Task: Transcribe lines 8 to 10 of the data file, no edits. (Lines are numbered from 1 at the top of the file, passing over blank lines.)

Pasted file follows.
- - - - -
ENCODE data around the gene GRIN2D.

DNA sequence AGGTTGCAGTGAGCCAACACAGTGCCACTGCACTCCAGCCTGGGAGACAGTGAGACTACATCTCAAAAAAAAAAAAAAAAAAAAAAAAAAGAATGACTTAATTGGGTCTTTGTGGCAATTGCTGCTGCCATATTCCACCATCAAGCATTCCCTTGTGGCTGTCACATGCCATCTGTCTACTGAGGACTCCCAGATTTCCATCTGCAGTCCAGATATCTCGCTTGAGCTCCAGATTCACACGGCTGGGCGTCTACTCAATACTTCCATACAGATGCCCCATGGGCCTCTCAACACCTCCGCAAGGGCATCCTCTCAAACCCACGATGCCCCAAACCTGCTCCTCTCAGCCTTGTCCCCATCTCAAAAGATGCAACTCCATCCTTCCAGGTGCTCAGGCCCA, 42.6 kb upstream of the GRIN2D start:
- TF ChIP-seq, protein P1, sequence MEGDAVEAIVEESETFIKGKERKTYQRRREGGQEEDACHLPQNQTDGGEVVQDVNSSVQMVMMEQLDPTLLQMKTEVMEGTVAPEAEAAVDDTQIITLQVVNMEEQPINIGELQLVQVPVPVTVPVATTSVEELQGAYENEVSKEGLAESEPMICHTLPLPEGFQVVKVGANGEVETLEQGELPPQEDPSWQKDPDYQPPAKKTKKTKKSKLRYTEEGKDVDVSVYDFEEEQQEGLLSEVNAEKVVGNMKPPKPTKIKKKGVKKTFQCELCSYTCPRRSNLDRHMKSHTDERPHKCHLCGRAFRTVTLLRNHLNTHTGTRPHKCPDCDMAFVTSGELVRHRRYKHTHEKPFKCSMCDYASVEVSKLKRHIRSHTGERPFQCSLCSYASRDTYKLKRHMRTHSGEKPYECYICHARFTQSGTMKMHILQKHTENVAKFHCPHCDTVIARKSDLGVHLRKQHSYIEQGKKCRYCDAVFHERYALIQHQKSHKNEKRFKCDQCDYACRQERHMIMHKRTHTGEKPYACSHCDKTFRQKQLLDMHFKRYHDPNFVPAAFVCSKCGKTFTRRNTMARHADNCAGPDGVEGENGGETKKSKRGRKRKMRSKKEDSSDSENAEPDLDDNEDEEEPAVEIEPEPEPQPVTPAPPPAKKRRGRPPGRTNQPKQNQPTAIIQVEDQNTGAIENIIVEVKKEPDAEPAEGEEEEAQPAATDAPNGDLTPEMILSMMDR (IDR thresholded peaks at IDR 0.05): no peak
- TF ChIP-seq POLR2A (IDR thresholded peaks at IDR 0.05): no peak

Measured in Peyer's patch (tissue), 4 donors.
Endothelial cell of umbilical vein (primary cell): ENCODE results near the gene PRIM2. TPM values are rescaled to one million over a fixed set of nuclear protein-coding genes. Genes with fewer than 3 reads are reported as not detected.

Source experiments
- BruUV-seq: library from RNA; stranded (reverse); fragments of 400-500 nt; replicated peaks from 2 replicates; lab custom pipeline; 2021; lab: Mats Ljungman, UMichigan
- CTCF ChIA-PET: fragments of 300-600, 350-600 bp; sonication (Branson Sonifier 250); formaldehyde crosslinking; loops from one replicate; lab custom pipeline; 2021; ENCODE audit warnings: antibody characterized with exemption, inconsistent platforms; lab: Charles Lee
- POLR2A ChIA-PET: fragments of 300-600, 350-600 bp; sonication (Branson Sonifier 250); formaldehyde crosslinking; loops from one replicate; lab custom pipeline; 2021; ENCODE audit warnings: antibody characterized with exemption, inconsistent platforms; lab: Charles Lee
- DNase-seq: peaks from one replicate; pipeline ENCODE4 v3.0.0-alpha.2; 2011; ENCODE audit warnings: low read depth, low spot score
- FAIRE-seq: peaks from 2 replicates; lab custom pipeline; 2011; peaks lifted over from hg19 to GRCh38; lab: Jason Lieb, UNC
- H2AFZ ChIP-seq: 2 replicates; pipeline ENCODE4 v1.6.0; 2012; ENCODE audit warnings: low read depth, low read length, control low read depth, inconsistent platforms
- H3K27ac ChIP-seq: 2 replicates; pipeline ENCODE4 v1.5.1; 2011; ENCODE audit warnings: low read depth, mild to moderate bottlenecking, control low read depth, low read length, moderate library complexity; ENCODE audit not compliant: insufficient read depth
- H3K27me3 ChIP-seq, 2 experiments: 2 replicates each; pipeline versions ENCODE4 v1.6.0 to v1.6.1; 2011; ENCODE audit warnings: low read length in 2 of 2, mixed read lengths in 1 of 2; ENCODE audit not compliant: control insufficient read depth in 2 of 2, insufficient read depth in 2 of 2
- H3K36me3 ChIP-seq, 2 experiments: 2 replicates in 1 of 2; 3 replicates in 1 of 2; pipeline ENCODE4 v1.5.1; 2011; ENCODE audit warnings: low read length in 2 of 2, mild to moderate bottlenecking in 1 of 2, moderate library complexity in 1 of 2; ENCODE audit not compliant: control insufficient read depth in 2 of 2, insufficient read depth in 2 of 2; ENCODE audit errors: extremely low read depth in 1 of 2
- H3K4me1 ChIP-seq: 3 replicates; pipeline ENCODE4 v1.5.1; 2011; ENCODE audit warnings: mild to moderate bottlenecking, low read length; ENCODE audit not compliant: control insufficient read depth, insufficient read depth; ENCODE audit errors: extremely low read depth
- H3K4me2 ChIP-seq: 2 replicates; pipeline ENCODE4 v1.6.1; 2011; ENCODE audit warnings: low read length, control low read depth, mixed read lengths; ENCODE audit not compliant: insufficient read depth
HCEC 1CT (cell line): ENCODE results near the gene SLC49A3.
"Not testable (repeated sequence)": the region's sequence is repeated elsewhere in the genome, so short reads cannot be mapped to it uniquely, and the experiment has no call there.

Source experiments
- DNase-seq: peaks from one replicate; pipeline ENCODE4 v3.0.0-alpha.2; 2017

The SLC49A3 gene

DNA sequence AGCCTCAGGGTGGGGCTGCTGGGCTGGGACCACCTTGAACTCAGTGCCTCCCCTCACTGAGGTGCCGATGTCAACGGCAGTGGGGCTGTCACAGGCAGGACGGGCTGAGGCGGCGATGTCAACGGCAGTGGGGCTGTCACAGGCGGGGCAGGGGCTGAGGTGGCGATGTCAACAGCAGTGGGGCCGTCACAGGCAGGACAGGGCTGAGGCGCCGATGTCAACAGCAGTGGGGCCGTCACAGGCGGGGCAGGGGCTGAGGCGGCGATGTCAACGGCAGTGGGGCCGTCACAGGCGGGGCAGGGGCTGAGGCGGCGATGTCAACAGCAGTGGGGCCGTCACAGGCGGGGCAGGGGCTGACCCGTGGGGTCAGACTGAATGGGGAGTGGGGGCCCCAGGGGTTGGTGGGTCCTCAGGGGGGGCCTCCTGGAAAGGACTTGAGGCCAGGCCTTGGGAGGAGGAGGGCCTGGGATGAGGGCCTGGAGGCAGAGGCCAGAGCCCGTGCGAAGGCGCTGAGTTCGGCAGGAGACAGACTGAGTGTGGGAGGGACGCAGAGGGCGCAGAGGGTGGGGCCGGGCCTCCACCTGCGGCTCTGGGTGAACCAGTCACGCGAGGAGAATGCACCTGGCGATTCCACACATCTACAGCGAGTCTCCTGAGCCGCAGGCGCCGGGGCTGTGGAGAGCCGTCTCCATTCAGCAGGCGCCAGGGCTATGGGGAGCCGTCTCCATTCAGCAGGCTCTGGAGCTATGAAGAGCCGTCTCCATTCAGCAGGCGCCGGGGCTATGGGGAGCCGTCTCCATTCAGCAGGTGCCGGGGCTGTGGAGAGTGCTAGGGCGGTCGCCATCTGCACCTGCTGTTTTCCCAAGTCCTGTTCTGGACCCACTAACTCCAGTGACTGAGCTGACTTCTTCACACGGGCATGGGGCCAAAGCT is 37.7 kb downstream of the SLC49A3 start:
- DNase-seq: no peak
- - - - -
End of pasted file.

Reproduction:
- BruUV-seq: library from RNA; stranded (reverse); fragments of 400-500 nt; replicated peaks from 2 replicates; lab custom pipeline; 2021; lab: Mats Ljungman, UMichigan
- CTCF ChIA-PET: fragments of 300-600, 350-600 bp; sonication (Branson Sonifier 250); formaldehyde crosslinking; loops from one replicate; lab custom pipeline; 2021; ENCODE audit warnings: antibody characterized with exemption, inconsistent platforms; lab: Charles Lee
- POLR2A ChIA-PET: fragments of 300-600, 350-600 bp; sonication (Branson Sonifier 250); formaldehyde crosslinking; loops from one replicate; lab custom pipeline; 2021; ENCODE audit warnings: antibody characterized with exemption, inconsistent platforms; lab: Charles Lee